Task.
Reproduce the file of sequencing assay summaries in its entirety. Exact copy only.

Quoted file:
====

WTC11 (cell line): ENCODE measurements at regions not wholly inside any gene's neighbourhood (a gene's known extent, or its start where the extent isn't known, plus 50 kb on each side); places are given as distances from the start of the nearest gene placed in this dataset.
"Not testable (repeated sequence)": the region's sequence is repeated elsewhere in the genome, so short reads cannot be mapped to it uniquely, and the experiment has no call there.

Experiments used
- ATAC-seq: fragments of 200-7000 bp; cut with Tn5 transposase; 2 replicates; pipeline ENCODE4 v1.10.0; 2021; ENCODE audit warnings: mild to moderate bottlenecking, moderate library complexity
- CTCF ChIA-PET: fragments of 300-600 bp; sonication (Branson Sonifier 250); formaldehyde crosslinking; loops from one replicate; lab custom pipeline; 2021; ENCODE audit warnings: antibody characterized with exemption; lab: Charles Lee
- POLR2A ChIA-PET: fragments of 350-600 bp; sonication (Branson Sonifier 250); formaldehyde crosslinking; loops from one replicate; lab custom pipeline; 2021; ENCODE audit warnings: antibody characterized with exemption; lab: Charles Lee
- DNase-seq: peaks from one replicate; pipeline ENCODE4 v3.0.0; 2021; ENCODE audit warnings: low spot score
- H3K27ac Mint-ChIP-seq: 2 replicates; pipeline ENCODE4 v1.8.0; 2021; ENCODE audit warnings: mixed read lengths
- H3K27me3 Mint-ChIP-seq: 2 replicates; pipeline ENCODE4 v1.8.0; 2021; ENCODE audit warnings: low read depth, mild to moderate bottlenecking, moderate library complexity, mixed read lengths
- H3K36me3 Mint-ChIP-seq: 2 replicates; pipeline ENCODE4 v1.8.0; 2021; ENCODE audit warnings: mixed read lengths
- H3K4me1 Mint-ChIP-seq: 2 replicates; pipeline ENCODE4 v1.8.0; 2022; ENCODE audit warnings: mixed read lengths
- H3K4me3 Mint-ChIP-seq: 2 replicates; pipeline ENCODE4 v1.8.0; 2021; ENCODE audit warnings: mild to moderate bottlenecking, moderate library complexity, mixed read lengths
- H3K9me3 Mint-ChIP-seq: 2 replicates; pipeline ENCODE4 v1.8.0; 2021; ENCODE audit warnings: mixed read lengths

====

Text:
WTC11 (cell line): ENCODE measurements at regions not wholly inside any gene's neighbourhood (a gene's known extent, or its start where the extent isn't known, plus 50 kb on each side); places are given as distances from the start of the nearest gene placed in this dataset.
"Not testable (repeated sequence)": the region's sequence is repeated elsewhere in the genome, so short reads cannot be mapped to it uniquely, and the experiment has no call there.

Experiments used
- ATAC-seq: fragments of 200-7000 bp; cut with Tn5 transposase; 2 replicates; pipeline ENCODE4 v1.10.0; 2021; ENCODE audit warnings: mild to moderate bottlenecking, moderate library complexity
- CTCF ChIA-PET: fragments of 300-600 bp; sonication (Branson Sonifier 250); formaldehyde crosslinking; loops from one replicate; lab custom pipeline; 2021; ENCODE audit warnings: antibody characterized with exemption; lab: Charles Lee
- POLR2A ChIA-PET: fragments of 350-600 bp; sonication (Branson Sonifier 250); formaldehyde crosslinking; loops from one replicate; lab custom pipeline; 2021; ENCODE audit warnings: antibody characterized with exemption; lab: Charles Lee
- DNase-seq: peaks from one replicate; pipeline ENCODE4 v3.0.0; 2021; ENCODE audit warnings: low spot score
- H3K27ac Mint-ChIP-seq: 2 replicates; pipeline ENCODE4 v1.8.0; 2021; ENCODE audit warnings: mixed read lengths
- H3K27me3 Mint-ChIP-seq: 2 replicates; pipeline ENCODE4 v1.8.0; 2021; ENCODE audit warnings: low read depth, mild to moderate bottlenecking, moderate library complexity, mixed read lengths
- H3K36me3 Mint-ChIP-seq: 2 replicates; pipeline ENCODE4 v1.8.0; 2021; ENCODE audit warnings: mixed read lengths
- H3K4me1 Mint-ChIP-seq: 2 replicates; pipeline ENCODE4 v1.8.0; 2022; ENCODE audit warnings: mixed read lengths
- H3K4me3 Mint-ChIP-seq: 2 replicates; pipeline ENCODE4 v1.8.0; 2021; ENCODE audit warnings: mild to moderate bottlenecking, moderate library complexity, mixed read lengths
- H3K9me3 Mint-ChIP-seq: 2 replicates; pipeline ENCODE4 v1.8.0; 2021; ENCODE audit warnings: mixed read lengths